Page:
Charitable Gifts to Non-Charities

Is there a problem? There are a number of charitable institutions that will not, as a matter of policy, make grants or gifts to entities that are not also recognised or registered as charities.  This has always struck me as an “over-the-top” approach, perhaps demonstrating some lack of sophistication in the screening of grant applications.  Even if the donee is a charity, poor donation decisions can still be made which may cause trouble. I believe there is nothing inherently wrong if a charity makes a gift, grant or donation to a non-charity as long as that gift, grant or donation is for a charitable purpose.  Of course, if the donee is not accepted as having “donee status” by the Inland Revenue Department (see below), the donor may not be able to obtain revenue advantages from the donation. If a donor charity declines to give to any entity unless it is also charitable, that still begs the question of whether its gifts will actually be used for charitable purposes. Analysing the issues Problems can arise because of the uncertainties that arise after any gift, grant or donation is made.  It is inescapable that those potential problems still exist even when money is given to a charity; every donee needs to be taken on trust that they will use the gift, grant or donation for the intended charitable purpose.  In Audits or Review of Accounts I referred to the inherent limitations in any audit or verification process – “no auditor is able to supervise every transaction to ensure that money received does get banked, or to verify that goods and services...

Privacy of Society and Charity Records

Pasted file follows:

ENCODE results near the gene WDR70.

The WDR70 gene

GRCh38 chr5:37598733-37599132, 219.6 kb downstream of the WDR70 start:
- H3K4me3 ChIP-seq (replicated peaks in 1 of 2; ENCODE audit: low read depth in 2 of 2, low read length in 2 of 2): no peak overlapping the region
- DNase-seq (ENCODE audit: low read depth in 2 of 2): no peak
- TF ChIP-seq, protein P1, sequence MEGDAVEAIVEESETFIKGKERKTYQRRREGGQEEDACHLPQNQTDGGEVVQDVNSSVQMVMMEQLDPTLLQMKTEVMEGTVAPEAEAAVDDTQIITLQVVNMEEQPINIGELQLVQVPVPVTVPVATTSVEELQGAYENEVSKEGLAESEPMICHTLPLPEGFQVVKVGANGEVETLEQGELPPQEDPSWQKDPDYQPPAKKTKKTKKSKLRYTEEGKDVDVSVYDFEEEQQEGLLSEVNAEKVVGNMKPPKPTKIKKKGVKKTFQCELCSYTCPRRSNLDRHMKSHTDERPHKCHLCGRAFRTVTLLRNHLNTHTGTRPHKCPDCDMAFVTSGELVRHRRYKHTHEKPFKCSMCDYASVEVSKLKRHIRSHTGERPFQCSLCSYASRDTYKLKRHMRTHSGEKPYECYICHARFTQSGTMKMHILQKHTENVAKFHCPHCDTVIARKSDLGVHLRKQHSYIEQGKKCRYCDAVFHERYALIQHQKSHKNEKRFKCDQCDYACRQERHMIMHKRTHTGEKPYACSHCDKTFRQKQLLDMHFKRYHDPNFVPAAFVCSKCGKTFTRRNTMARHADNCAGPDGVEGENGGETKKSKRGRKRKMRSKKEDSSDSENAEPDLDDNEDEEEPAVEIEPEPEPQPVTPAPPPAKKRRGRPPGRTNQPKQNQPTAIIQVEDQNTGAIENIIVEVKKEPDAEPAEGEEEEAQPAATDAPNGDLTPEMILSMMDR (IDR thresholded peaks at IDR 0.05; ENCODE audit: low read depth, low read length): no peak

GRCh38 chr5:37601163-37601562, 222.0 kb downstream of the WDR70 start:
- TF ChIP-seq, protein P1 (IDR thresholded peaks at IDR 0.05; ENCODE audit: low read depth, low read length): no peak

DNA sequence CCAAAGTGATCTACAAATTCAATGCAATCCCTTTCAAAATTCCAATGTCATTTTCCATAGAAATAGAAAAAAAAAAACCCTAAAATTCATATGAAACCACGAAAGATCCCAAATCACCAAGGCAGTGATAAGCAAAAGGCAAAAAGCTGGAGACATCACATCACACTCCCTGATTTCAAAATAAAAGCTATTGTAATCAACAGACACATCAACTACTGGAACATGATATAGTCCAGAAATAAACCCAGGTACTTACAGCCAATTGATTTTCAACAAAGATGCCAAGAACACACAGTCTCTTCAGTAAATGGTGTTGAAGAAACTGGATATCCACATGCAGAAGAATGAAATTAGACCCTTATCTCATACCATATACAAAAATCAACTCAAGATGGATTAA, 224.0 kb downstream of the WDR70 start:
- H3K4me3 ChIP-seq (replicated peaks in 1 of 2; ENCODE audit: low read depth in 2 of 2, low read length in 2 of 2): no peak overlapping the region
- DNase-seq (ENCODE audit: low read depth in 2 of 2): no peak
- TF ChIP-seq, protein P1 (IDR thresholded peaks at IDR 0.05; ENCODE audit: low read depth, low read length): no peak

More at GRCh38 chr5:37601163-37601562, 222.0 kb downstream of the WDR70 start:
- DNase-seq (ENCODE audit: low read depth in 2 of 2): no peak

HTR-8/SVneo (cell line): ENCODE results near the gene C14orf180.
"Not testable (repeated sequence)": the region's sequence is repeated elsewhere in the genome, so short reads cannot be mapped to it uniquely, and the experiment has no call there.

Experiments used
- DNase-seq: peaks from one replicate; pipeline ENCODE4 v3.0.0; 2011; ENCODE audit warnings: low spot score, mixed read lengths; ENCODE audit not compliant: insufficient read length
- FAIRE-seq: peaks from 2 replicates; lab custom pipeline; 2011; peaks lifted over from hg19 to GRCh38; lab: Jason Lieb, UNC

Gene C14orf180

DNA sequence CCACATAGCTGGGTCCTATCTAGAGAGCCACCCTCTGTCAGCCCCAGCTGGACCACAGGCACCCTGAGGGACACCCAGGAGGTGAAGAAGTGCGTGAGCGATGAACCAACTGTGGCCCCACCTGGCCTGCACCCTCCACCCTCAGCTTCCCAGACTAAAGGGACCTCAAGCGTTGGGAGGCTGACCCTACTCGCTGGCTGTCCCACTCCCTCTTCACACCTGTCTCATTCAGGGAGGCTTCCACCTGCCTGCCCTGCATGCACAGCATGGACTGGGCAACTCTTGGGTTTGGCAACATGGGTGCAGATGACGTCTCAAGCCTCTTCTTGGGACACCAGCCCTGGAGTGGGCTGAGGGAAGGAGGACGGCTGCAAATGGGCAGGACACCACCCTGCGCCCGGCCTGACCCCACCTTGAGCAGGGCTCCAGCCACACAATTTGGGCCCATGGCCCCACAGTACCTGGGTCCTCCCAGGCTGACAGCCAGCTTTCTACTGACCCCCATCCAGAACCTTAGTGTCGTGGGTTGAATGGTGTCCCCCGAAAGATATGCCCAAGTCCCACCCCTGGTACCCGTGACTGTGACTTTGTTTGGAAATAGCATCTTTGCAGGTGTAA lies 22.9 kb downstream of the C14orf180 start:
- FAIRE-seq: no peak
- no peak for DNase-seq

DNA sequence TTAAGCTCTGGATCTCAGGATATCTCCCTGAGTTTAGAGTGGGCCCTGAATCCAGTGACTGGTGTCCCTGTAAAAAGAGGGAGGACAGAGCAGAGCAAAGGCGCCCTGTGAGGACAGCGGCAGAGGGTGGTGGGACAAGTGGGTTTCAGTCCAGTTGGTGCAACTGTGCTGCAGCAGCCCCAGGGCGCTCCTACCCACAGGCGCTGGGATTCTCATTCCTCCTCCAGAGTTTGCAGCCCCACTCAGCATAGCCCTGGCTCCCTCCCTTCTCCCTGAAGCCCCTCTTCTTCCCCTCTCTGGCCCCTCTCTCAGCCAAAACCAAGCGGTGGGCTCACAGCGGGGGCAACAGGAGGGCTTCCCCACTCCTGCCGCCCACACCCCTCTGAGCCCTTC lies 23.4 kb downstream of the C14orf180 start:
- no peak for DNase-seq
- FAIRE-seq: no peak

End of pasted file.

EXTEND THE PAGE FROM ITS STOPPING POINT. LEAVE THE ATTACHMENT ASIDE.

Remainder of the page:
The problem – ignorance about the Privacy Act 1993 For many lawyers and other professionals the implications of the Privacy Act 1993 are scarcely “top of mind,” or particularly well-known and well-understood.  Briefly, the Privacy Act controls how what are called “agencies” in the Act collect, use, disclose, store and give access to “personal information.”  An “agency” is “any person or body of persons, whether corporate or unincorporate, and whether in the public sector or in the private sector …” so the Act clearly covers incorporated and unincorporated societies and charities. In response to my request for topics for this series of articles, a staff member at the Privacy Commissioner’s office advised me that they receive a number of complaints about how small organisations like charities and societies handle privacy issues such as requests for personal information.  Such privacy issues usually arise in the context of disputes between members, or between the committee and members.  As is normal with most community organisations, the committee and officers are usually volunteers and don’t know what to do and make a mess of things. Clearly, knowing about the Act and what to do about privacy issues should save amount of time, anguish and stress. So what is “personal information” under the Privacy Act? Anything about an identifiable, living human being is personal information, and it doesn’t have to be in any way sensitive or “private.”  For societies and charities personal information may include information about members and former members (name, home, postal and email addresses and phone numbers, offices held, awards, skills, references, and photographs), but also information about individuals other than members who...